The police authorities usually encounter unique situations every time in the performance of their duties. Each situation is different and presents a widely diverse condition, from minor encounters to deadly ones. The ability of the authorities to enforce the necessary and reasonable force in each situation will usually depend upon their training, education and exposure to a certain police culture. The responsibility of providing adequate training to the law enforcers lies upon the police executives who have the responsibility of introducing and emphasizing police accountabilities to their subordinates. It can be gleaned from the efforts made by police leaders to administer certain mechanisms that will control the actions of their police force by setting certain standards and guidelines that can help prevent police brutality and the exercise of abuse of authority. Command and control systems are regarded to be an effective approach in resolving the tension involved in policing (Kelling, Wasserman, and Williams, 1988). This approach in reducing the use of excessive force by the law enforcers have been viewed to be successful in reducing corruption and the political control of officers, and improves the qualifications and training of the police force. It also implements a constraint in the authority of the police to use excessive force and produces a more equitable police service. The improved capacity of the police officers in responding to riots and disturbances manifest more accountability that helped reduce the tension between the authorities and the community.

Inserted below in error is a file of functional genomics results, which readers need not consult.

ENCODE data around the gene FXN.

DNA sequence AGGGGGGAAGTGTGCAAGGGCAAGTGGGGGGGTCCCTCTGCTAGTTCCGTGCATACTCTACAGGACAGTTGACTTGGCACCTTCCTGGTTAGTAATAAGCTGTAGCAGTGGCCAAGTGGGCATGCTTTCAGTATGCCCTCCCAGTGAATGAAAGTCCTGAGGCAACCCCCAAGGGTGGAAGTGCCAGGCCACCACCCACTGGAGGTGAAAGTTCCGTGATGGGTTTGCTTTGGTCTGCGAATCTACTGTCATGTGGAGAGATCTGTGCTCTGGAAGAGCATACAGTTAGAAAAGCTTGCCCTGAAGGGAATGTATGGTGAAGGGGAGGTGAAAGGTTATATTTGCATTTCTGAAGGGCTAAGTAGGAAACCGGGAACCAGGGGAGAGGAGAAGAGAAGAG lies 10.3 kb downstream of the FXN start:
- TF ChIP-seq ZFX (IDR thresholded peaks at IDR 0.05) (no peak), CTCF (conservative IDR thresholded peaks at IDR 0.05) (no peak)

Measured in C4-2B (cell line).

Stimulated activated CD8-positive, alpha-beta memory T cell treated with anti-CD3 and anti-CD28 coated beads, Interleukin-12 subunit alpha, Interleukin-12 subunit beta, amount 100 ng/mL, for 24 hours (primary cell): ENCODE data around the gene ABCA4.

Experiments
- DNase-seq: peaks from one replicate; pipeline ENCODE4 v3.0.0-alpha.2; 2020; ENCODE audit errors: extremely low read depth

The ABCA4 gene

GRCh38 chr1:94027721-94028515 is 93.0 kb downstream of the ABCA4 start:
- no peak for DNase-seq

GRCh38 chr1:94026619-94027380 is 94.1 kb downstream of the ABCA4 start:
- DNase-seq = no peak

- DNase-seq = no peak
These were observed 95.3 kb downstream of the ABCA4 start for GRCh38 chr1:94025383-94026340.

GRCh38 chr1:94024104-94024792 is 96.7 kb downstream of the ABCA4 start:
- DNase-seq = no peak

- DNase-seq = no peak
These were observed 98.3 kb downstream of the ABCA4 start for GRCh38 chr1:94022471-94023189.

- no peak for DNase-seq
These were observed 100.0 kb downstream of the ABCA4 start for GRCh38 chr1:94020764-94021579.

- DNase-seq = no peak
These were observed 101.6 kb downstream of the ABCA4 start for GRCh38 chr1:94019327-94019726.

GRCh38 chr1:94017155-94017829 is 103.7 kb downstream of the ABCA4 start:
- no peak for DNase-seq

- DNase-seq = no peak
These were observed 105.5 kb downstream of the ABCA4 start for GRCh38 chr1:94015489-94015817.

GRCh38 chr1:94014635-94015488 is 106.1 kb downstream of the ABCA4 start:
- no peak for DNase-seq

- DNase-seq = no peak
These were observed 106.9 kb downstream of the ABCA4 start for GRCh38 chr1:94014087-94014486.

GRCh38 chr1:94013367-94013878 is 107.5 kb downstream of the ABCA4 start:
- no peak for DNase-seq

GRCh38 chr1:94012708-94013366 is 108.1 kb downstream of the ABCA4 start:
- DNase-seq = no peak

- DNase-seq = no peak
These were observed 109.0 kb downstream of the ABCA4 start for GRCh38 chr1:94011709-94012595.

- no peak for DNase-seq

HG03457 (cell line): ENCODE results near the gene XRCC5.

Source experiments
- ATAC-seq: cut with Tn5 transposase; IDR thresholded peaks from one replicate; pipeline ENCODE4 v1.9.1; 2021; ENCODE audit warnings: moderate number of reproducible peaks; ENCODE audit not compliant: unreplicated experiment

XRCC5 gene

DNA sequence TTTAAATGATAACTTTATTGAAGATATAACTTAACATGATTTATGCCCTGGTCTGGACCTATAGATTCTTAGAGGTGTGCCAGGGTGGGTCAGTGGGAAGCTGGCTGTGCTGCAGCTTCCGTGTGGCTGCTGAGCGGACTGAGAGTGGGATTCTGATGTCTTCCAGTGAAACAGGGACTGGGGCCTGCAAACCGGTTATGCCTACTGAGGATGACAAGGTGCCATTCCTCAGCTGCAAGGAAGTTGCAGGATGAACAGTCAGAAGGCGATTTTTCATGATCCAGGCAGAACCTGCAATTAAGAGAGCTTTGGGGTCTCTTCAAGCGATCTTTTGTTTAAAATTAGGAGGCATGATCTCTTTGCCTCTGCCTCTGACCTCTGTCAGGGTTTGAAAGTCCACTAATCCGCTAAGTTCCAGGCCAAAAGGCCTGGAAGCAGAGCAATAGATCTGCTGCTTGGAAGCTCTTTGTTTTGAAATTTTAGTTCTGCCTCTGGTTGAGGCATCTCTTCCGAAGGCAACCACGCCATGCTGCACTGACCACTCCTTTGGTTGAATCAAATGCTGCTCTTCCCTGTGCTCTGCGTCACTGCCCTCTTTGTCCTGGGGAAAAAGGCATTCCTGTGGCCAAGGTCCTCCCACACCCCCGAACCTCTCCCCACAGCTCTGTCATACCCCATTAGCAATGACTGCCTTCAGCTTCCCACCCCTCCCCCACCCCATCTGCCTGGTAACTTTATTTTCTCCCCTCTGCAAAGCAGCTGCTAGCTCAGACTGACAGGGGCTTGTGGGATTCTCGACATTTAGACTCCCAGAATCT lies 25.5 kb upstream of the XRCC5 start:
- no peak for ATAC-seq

Police culture sometimes dictates the use of force by the authorities. Because the police has the serious role in fighting crimes, it has been a culture to apply physical or deadly force when the circumstance calls for it. Police culture is usually complemented with ethics, especially when the functions and duties of law enforcers involve wide powers and discretion and every decision they make could affect the life, liberty and safety of the public. This makes the establishment of ethical standards in every police department important in order to maintain the integrity the law enforcement agencies and to retain public trust and confidence in policing. The failure to implement certain ethical standards on the use of force can lead to abuse of power, misconduct and the excessive use of force. The conduct of assessment on how the community perceives the police authorities is another measure undertaken by the police executives to make their services more responsive to the needs of the community. This helps them evaluate the extent of misconduct performed by their police force and be able to address it (Sullivan, Rosen, Schulz, and Haberfeld, 2005).